Wednesday, 23 May 2018

Australia's Heavy Vehicle Road Reform programme: An integrated, sound approach to road charging and funding

Although much attention is often given to toll roads in Australia, almost all road distance in Australia does not involve toll roads. As an economy dominated by extraction industries primarily around mining, but with agriculture also important, heavy vehicle use of a large and in many cases, sparsely used road network, is critical to the country's economic progress.  Australia is, after all, a continent, the sixth largest country by area (Russia, Canada, China, USA and Brazil are only bigger), but for its size it is the third least densely populated country (only Namibia and Mongolia have fewer people per square km).  That sparse population explains little when you note that over two thirds of the population live in the eight state and territory capitals, and another 22% live in the remaining urban areas, most of which are located along the coast in the eastern states.  Australia also has some of the largest trucks ever seen in regular use on public roads, with vehicles up to 60 metres long allowed on some routes, and total vehicle mass configurations of well over 100 tonnes. 

So Australia has taken heavy vehicle use of the road network seriously, because the productivity of both heavy vehicle use and the provision of the roads they use, has a direct impact on the economy.

Today, Australia charges heavy vehicles (excluding toll roads) through two means:

- Registration fees collected at the state and territory level (excluding some registered for interstate only traffic);

- Fuel excise duty known as the Road User Charge (which is fuel excise duty minus a refund to reduce it the "Road User Charge" rate), collected by the Commonwealth.  Currently at A$0.258 per litre (US$0.74/US gallon) of diesel.

The National Transport Commission annually reviews the levels of these, based on its cost allocation model, which uses data on recent spending on roads, allocates a proportion of those costs to heavy vehicles, which informs the

A Cost Allocation Model is used, based on historic spending on roads, to inform the setting of both registration fees (which escalate based on the mass/configuration of the vehicles) and the amount of the refund on fuel duty to set the road user charge rate.

For some years it has been acknowledged that this system is far from optimal.  Multiple reports have proposed a shift away from registration and fuel taxes towards direct user charging.

There is a relatively poor relationship between what is paid and the costs that heavy vehicles impose on the roads that they use. Most of the revenue collected through this system is treated as general revenue at the Commonwealth, state/territory levels, so is not dedicated for spending on roads. Numerous studies have noted the scope for reform, and a major reform programme was embarked upon, called the Heavy Vehicle Charging and Investment (HVCI) project, that sought to introduce heavy vehicle road charging. It was abandoned for several reasons, not least the complexity of the proposed programme, and the sequence of reforms, which effectively sought to reform charging before reforming the funding and governance structures for roads.  It also struggled to gain sufficient heavy vehicle user support.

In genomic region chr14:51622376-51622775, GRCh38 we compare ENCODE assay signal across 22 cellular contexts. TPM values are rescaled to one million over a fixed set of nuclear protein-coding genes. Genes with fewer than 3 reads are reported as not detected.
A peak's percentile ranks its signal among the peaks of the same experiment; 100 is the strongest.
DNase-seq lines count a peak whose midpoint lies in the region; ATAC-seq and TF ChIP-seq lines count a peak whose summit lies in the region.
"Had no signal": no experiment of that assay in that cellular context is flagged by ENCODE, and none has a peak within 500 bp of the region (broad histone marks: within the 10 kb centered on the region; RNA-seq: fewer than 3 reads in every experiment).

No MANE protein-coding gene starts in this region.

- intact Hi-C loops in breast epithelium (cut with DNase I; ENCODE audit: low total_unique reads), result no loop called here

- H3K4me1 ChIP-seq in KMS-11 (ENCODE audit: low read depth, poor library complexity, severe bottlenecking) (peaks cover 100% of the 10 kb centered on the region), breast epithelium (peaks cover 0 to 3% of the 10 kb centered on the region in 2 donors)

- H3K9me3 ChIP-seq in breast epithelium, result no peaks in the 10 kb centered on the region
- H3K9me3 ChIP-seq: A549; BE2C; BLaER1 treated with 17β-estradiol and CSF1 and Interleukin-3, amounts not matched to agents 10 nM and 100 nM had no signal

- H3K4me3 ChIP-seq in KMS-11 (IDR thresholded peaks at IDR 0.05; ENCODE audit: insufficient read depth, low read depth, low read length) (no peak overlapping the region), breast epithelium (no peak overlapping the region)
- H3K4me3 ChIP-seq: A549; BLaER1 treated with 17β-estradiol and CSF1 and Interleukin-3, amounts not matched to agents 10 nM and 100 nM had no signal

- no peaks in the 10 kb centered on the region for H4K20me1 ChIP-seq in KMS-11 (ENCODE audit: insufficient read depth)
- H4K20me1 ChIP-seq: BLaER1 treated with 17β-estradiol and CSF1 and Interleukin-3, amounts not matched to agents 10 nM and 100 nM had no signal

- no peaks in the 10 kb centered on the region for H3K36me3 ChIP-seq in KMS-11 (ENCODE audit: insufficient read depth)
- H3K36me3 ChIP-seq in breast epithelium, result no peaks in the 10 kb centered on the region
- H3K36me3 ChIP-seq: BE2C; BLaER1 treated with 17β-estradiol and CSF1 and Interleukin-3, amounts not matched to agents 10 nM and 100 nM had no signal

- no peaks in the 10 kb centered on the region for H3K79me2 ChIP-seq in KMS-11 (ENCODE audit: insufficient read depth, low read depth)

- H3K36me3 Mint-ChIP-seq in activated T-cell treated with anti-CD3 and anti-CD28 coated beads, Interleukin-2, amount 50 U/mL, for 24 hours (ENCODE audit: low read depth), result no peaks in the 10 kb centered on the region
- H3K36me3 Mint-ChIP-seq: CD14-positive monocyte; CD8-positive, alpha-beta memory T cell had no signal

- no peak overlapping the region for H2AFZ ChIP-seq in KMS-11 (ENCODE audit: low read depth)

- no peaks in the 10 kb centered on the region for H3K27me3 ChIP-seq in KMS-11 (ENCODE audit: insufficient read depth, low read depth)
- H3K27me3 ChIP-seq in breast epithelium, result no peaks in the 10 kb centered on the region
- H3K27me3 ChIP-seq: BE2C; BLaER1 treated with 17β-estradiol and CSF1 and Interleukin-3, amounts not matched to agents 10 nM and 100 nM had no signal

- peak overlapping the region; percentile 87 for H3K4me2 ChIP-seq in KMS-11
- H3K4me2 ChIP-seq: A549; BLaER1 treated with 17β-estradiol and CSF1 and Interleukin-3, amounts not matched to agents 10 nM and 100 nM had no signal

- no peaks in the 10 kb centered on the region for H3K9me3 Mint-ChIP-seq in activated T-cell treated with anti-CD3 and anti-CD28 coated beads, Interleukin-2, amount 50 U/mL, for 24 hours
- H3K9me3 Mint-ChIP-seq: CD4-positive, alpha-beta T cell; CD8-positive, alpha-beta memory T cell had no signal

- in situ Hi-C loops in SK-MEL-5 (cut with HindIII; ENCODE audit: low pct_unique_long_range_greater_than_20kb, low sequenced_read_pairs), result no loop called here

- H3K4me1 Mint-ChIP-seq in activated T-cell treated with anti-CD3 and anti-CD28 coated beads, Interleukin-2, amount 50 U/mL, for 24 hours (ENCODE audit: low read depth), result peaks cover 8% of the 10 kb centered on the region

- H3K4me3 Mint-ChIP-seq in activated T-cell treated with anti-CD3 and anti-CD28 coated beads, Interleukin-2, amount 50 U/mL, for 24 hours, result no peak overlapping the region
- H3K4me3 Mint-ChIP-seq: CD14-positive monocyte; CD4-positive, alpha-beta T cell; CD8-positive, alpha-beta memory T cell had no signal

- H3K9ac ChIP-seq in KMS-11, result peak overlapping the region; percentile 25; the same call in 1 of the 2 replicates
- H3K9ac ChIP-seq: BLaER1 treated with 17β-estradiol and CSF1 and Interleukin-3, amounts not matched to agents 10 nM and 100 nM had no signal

Heavy Vehicle Road Reform

The current Commonwealth Government, under Minister for Urban Infrastructure and Cities, Paul Fletcher, has embarked on a new reform programme that is more holistic and integrated than HVCI.  It is notable in that it seeks to reform funding and management of roads, and how existing charges are set and used first, before replacing the current charging system with direct user charges.

Heavy Vehicle Road Reform seeks to not only reform how heavy vehicles pay for road use, but also to reform the funding and management of roads.

The current system is very much a political command and control model, and is depicted in the image below. Funding for roads is traded off with public spending for other activities, and decisions on priorities for road spending although informed by benefit/cost appraisal, is fundamentally a political call. Road managers primarily operate as engineering bodies, building and maintaining roads, with limited relationship with road users. The money that is spent on the roads is used to inform the charges that heavy vehicles pay, as the National Transport Commission uses data on previous spending (and forecasts of heavy vehicle demand) to inform rate setting of registration and the fuel excise "road user charge". 

The image below from the Department of Infrastructure, Regional Development and Cities is a fair summary of the current situation.

Australia's current system of charging and supplying roads for heavy vehicles

It shows a very limited relationship between road managers and road users, and in the use of revenue collected from road charges and money spent on roads.